Leadership development for middle leaders in a Lao tertiary institution
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Citation:Mahavong, A. (2014). Leadership development for middle leaders in a Lao tertiary institution. An unpublished thesis submitted in partial fulfilment of the requirements for the degree of Master of Educational Leadership and Management, Unitec Institute of Technology.
Permanent link to Research Bank record:http://hdl.handle.net/10652/2587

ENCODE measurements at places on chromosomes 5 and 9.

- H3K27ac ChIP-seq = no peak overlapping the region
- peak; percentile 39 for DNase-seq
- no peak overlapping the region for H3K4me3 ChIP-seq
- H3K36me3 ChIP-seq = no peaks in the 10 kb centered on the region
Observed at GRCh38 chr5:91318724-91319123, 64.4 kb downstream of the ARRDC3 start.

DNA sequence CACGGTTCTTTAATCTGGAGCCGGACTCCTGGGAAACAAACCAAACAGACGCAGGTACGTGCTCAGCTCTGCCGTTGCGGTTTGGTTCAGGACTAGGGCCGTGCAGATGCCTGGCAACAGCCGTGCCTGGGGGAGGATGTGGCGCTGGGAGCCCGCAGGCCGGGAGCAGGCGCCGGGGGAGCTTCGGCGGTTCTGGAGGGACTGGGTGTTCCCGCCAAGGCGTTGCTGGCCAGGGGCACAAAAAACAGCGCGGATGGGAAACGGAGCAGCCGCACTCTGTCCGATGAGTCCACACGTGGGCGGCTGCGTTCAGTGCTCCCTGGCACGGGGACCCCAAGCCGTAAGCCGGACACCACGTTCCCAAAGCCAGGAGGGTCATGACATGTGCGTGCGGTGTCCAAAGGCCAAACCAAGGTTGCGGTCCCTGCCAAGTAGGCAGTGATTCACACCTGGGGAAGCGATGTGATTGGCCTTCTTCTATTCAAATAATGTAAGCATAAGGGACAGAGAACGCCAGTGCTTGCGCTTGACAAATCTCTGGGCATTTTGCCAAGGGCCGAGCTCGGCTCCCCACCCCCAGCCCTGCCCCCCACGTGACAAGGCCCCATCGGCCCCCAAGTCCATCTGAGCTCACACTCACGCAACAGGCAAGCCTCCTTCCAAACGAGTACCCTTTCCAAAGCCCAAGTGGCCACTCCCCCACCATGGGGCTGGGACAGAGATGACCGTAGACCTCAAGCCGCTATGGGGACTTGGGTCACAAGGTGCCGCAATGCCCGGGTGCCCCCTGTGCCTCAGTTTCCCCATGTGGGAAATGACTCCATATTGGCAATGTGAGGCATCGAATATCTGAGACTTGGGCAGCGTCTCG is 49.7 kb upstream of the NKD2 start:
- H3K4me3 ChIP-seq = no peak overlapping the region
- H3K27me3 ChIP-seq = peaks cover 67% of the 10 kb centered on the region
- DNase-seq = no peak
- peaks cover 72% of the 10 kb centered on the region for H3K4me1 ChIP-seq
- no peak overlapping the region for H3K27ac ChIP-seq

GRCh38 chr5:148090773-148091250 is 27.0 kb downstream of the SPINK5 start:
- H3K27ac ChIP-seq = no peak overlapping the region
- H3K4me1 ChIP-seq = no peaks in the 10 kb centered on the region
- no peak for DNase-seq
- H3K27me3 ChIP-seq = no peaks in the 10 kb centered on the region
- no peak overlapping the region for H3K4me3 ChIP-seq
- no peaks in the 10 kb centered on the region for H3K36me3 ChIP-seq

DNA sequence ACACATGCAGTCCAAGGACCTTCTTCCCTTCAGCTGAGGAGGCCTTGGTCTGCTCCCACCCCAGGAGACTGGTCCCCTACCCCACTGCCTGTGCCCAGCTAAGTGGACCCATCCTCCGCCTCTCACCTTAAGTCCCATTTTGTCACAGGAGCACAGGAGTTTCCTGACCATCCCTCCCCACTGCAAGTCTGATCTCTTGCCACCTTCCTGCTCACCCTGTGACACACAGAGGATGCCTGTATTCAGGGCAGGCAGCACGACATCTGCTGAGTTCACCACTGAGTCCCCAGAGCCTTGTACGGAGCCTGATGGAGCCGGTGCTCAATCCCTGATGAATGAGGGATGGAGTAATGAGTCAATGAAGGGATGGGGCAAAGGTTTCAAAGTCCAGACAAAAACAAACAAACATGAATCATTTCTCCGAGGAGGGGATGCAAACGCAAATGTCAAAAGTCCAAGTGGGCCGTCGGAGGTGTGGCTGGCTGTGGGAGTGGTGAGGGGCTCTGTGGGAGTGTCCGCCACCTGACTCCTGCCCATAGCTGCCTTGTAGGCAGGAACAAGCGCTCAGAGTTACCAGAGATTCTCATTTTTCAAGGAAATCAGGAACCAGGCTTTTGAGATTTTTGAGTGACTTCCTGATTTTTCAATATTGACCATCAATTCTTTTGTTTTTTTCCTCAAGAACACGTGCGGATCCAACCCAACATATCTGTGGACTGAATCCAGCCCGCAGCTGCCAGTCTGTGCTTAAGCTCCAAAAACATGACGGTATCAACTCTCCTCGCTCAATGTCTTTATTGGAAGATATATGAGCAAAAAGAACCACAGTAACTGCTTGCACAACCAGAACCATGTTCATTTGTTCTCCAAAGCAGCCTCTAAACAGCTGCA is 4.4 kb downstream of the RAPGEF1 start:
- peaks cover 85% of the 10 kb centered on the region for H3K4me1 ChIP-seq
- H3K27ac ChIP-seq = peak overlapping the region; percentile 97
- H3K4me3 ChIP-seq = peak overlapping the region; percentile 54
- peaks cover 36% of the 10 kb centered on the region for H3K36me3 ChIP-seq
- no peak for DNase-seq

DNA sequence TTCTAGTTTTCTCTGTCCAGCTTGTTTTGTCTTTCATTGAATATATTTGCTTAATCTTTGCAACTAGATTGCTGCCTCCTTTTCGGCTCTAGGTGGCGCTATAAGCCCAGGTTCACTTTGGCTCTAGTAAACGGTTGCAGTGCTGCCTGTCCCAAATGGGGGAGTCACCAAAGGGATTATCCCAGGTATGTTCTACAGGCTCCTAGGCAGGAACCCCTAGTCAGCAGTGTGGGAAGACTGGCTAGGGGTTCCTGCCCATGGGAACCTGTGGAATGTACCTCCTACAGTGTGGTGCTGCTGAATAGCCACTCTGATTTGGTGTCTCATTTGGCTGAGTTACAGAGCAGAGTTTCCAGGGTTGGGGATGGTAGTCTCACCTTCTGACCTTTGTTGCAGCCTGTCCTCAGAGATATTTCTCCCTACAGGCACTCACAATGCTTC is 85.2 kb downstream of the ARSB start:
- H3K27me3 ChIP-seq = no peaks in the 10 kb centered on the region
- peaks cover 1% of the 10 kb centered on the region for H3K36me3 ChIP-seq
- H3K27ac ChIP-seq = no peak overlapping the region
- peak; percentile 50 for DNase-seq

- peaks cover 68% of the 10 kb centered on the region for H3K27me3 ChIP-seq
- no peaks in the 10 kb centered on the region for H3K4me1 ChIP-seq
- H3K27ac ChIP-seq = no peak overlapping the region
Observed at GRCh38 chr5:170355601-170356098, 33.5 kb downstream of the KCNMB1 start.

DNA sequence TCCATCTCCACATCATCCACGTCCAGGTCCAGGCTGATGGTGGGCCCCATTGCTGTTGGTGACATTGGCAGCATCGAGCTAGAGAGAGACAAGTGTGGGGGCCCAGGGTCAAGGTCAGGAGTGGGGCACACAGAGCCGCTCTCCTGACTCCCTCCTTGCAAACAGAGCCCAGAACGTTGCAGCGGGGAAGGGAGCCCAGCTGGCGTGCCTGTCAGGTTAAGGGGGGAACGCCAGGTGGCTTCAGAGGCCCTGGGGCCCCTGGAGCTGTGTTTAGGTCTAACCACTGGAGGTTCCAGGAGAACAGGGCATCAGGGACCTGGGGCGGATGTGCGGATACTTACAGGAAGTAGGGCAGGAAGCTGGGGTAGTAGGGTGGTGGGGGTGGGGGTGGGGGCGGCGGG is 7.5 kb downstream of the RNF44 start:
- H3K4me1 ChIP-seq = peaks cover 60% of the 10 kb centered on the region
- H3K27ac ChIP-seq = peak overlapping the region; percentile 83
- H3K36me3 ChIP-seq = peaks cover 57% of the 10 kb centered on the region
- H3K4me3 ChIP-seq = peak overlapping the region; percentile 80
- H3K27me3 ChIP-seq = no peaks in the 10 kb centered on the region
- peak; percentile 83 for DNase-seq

Recently, the education reformation in Laos has reinforced the higher education institutions to meet the national social-economic development plans. Consequently, more demands and expectations are placed on educational administrators at all levels, in particular middle leaders. The increased roles and responsibilities of middle leaders were required to be clarified, while more challenges or issues occurred in their practices. Regarding this, middle leaders need to obtain new knowledge and abilities for embarking on their roles and responsibilities, and the challenges. This qualitative research investigated the perspectives of senior leaders and middle leaders in relation to middle leaders’ leadership practices, challenges or issues facing middle leaders, leadership development opportunities and the core elements of a proposed leadership development programme for middle leaders in a Lao higher education institution. Two methods of data collection were employed: a semi-structured interview with four senior leaders and a questionnaire with forty middle leaders from the presidential board, five faculties, six offices, and two centres. The findings of this research revealed roles of the middle leaders associated with three dimensions, academia, administration and politics in which each dimension constitutes three main responsibilities: interpreting of the policies and strategies into action plans; implementing, monitoring and evaluating; and supervising. The study also indicated that a lack of experience in managing and teaching, ensuring a quality of learning and teaching with limited resources, poor coordination and collaboration and a lack of trust from colleagues were the major challenges for middle leaders’ practices. In addition, the leadership development opportunities for middle leaders were based on two dimensions of performance appraisal (professional and political). Moreover, the institution expected to develop a leadership development programme for middle leaders. Regarding this, the five core areas of knowledge and skills were suggested to be included in a proposed leadership development programme for middle leaders, including political knowledge, educational leadership and management, foreign language, communication and IT skills. This research highlights the need for the Ministry of Education and Sports, the higher education institutions, and senior leaders to acknowledge the importance of leadership development and a sound designing framework of leadership development for middle leaders in Lao higher education settings.